But another positive consequence is that it has given employees who have become the victim of an executive officer’s harassment or discrimination additional leverage when trying to negotiate a settlement.

Before clawback provisions, if an employee accused an executive of unlawful behavior, the executive knew that he or she could rely on the company or an insurance policy to pay any judgments or settlements that might result from the allegations. In other words, the executive didn’t have to fear losing any money from his or her own pocket when engaged in misdeeds.

Now, because of the potential for compensation clawback, executives know that if they decide to discriminate or harass, not only might they get fired, but they might have to pay back some or all of the stock options or cash bonuses they received.

This means an executive might be more willing to settle allegations as early as possible and for a higher amount. The hope would be to avoid publicity that might force the employer to fire them or enforce the clawback provision.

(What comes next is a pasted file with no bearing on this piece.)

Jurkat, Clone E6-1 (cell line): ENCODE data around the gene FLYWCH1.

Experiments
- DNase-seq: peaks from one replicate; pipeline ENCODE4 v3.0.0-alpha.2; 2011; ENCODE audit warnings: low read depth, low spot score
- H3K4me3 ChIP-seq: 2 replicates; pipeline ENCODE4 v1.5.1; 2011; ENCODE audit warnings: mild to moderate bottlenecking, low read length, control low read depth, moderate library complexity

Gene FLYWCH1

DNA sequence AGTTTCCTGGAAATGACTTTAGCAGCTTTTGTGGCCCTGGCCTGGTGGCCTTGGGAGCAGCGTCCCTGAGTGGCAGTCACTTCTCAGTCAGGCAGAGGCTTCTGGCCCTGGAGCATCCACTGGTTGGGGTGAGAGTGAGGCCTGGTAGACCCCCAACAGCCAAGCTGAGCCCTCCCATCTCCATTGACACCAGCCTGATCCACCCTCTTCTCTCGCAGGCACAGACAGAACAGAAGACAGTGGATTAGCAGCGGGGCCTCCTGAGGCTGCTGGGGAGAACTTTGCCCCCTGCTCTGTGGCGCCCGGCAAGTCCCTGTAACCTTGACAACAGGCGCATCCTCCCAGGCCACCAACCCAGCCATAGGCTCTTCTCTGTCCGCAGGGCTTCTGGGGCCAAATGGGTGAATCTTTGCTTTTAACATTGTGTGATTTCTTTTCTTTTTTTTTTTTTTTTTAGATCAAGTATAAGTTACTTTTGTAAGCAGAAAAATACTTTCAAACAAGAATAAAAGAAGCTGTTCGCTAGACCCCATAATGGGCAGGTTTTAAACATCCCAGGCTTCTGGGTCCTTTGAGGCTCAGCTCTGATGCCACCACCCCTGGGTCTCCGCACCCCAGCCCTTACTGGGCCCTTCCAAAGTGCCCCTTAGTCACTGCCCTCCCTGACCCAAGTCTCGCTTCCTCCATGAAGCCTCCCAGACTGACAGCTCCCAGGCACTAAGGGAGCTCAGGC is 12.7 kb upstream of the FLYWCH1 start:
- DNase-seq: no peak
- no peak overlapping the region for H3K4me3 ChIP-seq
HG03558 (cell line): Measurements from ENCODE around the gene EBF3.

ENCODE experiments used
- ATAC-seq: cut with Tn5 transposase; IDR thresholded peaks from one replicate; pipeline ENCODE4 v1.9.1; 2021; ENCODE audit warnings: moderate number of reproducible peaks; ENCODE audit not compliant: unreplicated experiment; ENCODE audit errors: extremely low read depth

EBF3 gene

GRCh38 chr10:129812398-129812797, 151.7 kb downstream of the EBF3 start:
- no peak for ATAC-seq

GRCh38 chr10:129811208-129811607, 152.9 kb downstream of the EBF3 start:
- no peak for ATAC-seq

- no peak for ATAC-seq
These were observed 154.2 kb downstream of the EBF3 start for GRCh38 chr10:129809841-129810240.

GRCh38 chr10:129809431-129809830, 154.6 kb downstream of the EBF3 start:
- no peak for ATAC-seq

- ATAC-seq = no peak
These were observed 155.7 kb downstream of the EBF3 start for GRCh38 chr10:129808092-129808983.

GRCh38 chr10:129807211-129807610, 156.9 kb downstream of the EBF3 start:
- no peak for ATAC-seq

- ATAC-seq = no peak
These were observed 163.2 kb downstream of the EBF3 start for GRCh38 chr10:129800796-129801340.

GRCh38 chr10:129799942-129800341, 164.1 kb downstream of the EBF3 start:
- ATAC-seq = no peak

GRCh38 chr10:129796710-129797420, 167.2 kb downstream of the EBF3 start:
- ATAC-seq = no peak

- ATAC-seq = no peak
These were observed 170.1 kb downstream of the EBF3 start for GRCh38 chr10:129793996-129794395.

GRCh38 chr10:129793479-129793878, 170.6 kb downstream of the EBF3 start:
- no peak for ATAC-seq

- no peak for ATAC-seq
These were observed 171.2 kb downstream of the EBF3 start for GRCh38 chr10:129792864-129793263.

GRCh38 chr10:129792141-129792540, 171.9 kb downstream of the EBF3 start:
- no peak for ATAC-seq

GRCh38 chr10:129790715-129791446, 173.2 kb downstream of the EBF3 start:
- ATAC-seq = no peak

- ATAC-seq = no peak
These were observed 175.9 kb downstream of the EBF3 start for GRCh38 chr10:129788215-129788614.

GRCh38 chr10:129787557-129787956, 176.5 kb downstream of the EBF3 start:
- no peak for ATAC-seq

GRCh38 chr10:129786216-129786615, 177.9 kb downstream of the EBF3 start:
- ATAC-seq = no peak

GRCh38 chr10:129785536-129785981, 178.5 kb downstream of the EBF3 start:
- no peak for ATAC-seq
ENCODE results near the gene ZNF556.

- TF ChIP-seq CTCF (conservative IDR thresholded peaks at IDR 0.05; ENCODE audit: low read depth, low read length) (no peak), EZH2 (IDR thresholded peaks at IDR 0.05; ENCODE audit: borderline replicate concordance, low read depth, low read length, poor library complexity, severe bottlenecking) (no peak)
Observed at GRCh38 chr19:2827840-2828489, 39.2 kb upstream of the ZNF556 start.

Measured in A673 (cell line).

If the matter can settle quickly and quietly, the company might not need to worry about bad publicity. In turn, this means no need to enforce the clawback provision.

This is an important consideration because companies know that not all executives will give up potentially tens of millions of dollars without a fight. This could lead to lengthy and very public litigation.

And if the employee is in settlement negotiations with the company and not the executive, there’s still an advantage for the employee. Companies may be more willing to settle (or settle for a higher amount) knowing that they can use the clawback provision to recoup some or all of the money they pay to the employee.

The Bottom Line

Compensation clawback policies add extra motivation for executives to do everything they can to prevent unlawful discrimination or harassment. These policies also mean victims of sexual harassment and discrimination may have a better chance of settling their claims sooner, for a higher amount and can avoid having to go through a lengthy lawsuit.